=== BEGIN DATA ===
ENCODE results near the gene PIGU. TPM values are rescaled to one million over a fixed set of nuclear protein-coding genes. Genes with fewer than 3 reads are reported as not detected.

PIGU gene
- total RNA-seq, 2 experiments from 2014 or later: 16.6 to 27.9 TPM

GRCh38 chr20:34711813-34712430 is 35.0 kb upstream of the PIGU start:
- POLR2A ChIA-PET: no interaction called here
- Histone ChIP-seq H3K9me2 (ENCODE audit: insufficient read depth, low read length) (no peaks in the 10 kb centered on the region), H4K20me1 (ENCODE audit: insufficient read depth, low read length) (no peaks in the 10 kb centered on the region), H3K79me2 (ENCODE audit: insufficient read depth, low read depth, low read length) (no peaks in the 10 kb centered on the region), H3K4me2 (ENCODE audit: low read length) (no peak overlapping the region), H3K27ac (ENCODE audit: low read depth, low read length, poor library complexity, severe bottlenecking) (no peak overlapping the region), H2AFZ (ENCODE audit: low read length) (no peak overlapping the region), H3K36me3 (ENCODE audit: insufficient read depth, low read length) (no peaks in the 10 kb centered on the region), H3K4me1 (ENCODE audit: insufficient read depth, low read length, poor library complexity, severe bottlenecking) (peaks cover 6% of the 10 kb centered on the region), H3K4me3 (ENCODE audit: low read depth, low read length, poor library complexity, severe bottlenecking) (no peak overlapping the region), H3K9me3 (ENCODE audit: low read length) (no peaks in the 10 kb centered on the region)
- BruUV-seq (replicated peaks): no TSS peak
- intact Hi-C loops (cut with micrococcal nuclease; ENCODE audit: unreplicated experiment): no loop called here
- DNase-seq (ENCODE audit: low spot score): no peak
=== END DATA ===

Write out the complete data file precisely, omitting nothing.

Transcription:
ENCODE results near the gene PIGU. TPM values are rescaled to one million over a fixed set of nuclear protein-coding genes. Genes with fewer than 3 reads are reported as not detected.

PIGU gene
- total RNA-seq, 2 experiments from 2014 or later: 16.6 to 27.9 TPM

GRCh38 chr20:34711813-34712430 is 35.0 kb upstream of the PIGU start:
- POLR2A ChIA-PET: no interaction called here
- Histone ChIP-seq H3K9me2 (ENCODE audit: insufficient read depth, low read length) (no peaks in the 10 kb centered on the region), H4K20me1 (ENCODE audit: insufficient read depth, low read length) (no peaks in the 10 kb centered on the region), H3K79me2 (ENCODE audit: insufficient read depth, low read depth, low read length) (no peaks in the 10 kb centered on the region), H3K4me2 (ENCODE audit: low read length) (no peak overlapping the region), H3K27ac (ENCODE audit: low read depth, low read length, poor library complexity, severe bottlenecking) (no peak overlapping the region), H2AFZ (ENCODE audit: low read length) (no peak overlapping the region), H3K36me3 (ENCODE audit: insufficient read depth, low read length) (no peaks in the 10 kb centered on the region), H3K4me1 (ENCODE audit: insufficient read depth, low read length, poor library complexity, severe bottlenecking) (peaks cover 6% of the 10 kb centered on the region), H3K4me3 (ENCODE audit: low read depth, low read length, poor library complexity, severe bottlenecking) (no peak overlapping the region), H3K9me3 (ENCODE audit: low read length) (no peaks in the 10 kb centered on the region)
- BruUV-seq (replicated peaks): no TSS peak
- intact Hi-C loops (cut with micrococcal nuclease; ENCODE audit: unreplicated experiment): no loop called here
- DNase-seq (ENCODE audit: low spot score): no peak